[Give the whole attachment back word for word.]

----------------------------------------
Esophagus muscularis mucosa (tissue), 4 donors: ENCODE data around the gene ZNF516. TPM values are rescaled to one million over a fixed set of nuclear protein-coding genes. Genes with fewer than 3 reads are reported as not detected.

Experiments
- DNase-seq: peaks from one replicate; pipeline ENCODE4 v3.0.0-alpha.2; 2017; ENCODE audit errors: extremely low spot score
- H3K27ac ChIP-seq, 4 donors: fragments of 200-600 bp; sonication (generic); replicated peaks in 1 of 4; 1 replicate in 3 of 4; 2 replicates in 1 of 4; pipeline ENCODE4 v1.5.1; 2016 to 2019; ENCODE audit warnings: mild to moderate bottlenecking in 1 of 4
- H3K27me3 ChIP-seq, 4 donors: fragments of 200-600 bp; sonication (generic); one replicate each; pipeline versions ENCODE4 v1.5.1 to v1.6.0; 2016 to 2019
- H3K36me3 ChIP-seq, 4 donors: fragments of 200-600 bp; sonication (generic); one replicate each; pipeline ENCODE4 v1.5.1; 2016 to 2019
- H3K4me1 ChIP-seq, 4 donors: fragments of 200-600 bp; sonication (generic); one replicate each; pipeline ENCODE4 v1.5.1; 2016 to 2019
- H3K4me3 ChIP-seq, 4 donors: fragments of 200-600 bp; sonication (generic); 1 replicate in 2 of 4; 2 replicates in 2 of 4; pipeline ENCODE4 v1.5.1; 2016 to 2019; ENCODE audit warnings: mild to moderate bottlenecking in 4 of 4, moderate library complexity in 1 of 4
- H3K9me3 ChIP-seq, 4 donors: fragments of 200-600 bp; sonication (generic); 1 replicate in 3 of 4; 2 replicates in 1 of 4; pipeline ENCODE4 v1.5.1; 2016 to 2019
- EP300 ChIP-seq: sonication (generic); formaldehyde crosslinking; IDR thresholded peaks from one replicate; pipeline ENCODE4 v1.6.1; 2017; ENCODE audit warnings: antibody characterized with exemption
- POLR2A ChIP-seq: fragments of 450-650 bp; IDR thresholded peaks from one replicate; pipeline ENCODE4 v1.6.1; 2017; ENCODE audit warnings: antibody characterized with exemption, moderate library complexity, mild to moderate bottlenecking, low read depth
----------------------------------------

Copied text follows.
Esophagus muscularis mucosa (tissue), 4 donors: ENCODE data around the gene ZNF516. TPM values are rescaled to one million over a fixed set of nuclear protein-coding genes. Genes with fewer than 3 reads are reported as not detected.

Experiments
- DNase-seq: peaks from one replicate; pipeline ENCODE4 v3.0.0-alpha.2; 2017; ENCODE audit errors: extremely low spot score
- H3K27ac ChIP-seq, 4 donors: fragments of 200-600 bp; sonication (generic); replicated peaks in 1 of 4; 1 replicate in 3 of 4; 2 replicates in 1 of 4; pipeline ENCODE4 v1.5.1; 2016 to 2019; ENCODE audit warnings: mild to moderate bottlenecking in 1 of 4
- H3K27me3 ChIP-seq, 4 donors: fragments of 200-600 bp; sonication (generic); one replicate each; pipeline versions ENCODE4 v1.5.1 to v1.6.0; 2016 to 2019
- H3K36me3 ChIP-seq, 4 donors: fragments of 200-600 bp; sonication (generic); one replicate each; pipeline ENCODE4 v1.5.1; 2016 to 2019
- H3K4me1 ChIP-seq, 4 donors: fragments of 200-600 bp; sonication (generic); one replicate each; pipeline ENCODE4 v1.5.1; 2016 to 2019
- H3K4me3 ChIP-seq, 4 donors: fragments of 200-600 bp; sonication (generic); 1 replicate in 2 of 4; 2 replicates in 2 of 4; pipeline ENCODE4 v1.5.1; 2016 to 2019; ENCODE audit warnings: mild to moderate bottlenecking in 4 of 4, moderate library complexity in 1 of 4
- H3K9me3 ChIP-seq, 4 donors: fragments of 200-600 bp; sonication (generic); 1 replicate in 3 of 4; 2 replicates in 1 of 4; pipeline ENCODE4 v1.5.1; 2016 to 2019
- EP300 ChIP-seq: sonication (generic); formaldehyde crosslinking; IDR thresholded peaks from one replicate; pipeline ENCODE4 v1.6.1; 2017; ENCODE audit warnings: antibody characterized with exemption
- POLR2A ChIP-seq: fragments of 450-650 bp; IDR thresholded peaks from one replicate; pipeline ENCODE4 v1.6.1; 2017; ENCODE audit warnings: antibody characterized with exemption, moderate library complexity, mild to moderate bottlenecking, low read depth